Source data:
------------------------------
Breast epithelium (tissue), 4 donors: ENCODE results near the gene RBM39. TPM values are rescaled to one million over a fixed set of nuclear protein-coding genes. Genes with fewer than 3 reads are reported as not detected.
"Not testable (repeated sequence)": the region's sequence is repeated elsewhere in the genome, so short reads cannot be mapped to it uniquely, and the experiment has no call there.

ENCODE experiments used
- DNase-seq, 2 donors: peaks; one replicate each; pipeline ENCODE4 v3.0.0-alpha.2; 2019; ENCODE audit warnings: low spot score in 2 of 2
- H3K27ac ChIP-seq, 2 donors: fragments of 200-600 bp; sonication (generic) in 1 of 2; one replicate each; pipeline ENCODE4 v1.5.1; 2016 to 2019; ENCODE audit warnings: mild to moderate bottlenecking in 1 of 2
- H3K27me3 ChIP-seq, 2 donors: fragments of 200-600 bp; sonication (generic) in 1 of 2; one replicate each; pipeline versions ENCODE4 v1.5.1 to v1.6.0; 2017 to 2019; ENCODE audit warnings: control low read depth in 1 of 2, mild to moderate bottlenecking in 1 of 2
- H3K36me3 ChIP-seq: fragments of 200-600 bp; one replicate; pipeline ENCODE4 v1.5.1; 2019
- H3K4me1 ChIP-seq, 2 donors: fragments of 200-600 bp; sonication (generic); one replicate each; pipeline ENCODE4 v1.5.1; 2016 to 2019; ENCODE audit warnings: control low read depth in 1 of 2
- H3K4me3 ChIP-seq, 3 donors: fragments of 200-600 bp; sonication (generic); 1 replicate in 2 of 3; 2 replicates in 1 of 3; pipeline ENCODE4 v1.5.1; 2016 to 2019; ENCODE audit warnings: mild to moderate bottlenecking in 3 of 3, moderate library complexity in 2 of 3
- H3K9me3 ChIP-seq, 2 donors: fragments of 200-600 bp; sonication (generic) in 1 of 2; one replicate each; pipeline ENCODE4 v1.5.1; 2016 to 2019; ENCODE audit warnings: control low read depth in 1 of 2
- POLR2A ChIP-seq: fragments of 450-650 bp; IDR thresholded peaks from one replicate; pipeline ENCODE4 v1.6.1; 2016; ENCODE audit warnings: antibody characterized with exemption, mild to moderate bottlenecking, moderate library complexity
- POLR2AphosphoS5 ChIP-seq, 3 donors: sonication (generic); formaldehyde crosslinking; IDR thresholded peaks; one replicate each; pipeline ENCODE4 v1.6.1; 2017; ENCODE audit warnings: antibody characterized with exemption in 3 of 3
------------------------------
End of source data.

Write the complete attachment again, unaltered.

Breast epithelium (tissue), 4 donors: ENCODE results near the gene RBM39. TPM values are rescaled to one million over a fixed set of nuclear protein-coding genes. Genes with fewer than 3 reads are reported as not detected.
"Not testable (repeated sequence)": the region's sequence is repeated elsewhere in the genome, so short reads cannot be mapped to it uniquely, and the experiment has no call there.

ENCODE experiments used
- DNase-seq, 2 donors: peaks; one replicate each; pipeline ENCODE4 v3.0.0-alpha.2; 2019; ENCODE audit warnings: low spot score in 2 of 2
- H3K27ac ChIP-seq, 2 donors: fragments of 200-600 bp; sonication (generic) in 1 of 2; one replicate each; pipeline ENCODE4 v1.5.1; 2016 to 2019; ENCODE audit warnings: mild to moderate bottlenecking in 1 of 2
- H3K27me3 ChIP-seq, 2 donors: fragments of 200-600 bp; sonication (generic) in 1 of 2; one replicate each; pipeline versions ENCODE4 v1.5.1 to v1.6.0; 2017 to 2019; ENCODE audit warnings: control low read depth in 1 of 2, mild to moderate bottlenecking in 1 of 2
- H3K36me3 ChIP-seq: fragments of 200-600 bp; one replicate; pipeline ENCODE4 v1.5.1; 2019
- H3K4me1 ChIP-seq, 2 donors: fragments of 200-600 bp; sonication (generic); one replicate each; pipeline ENCODE4 v1.5.1; 2016 to 2019; ENCODE audit warnings: control low read depth in 1 of 2
- H3K4me3 ChIP-seq, 3 donors: fragments of 200-600 bp; sonication (generic); 1 replicate in 2 of 3; 2 replicates in 1 of 3; pipeline ENCODE4 v1.5.1; 2016 to 2019; ENCODE audit warnings: mild to moderate bottlenecking in 3 of 3, moderate library complexity in 2 of 3
- H3K9me3 ChIP-seq, 2 donors: fragments of 200-600 bp; sonication (generic) in 1 of 2; one replicate each; pipeline ENCODE4 v1.5.1; 2016 to 2019; ENCODE audit warnings: control low read depth in 1 of 2
- POLR2A ChIP-seq: fragments of 450-650 bp; IDR thresholded peaks from one replicate; pipeline ENCODE4 v1.6.1; 2016; ENCODE audit warnings: antibody characterized with exemption, mild to moderate bottlenecking, moderate library complexity
- POLR2AphosphoS5 ChIP-seq, 3 donors: sonication (generic); formaldehyde crosslinking; IDR thresholded peaks; one replicate each; pipeline ENCODE4 v1.6.1; 2017; ENCODE audit warnings: antibody characterized with exemption in 3 of 3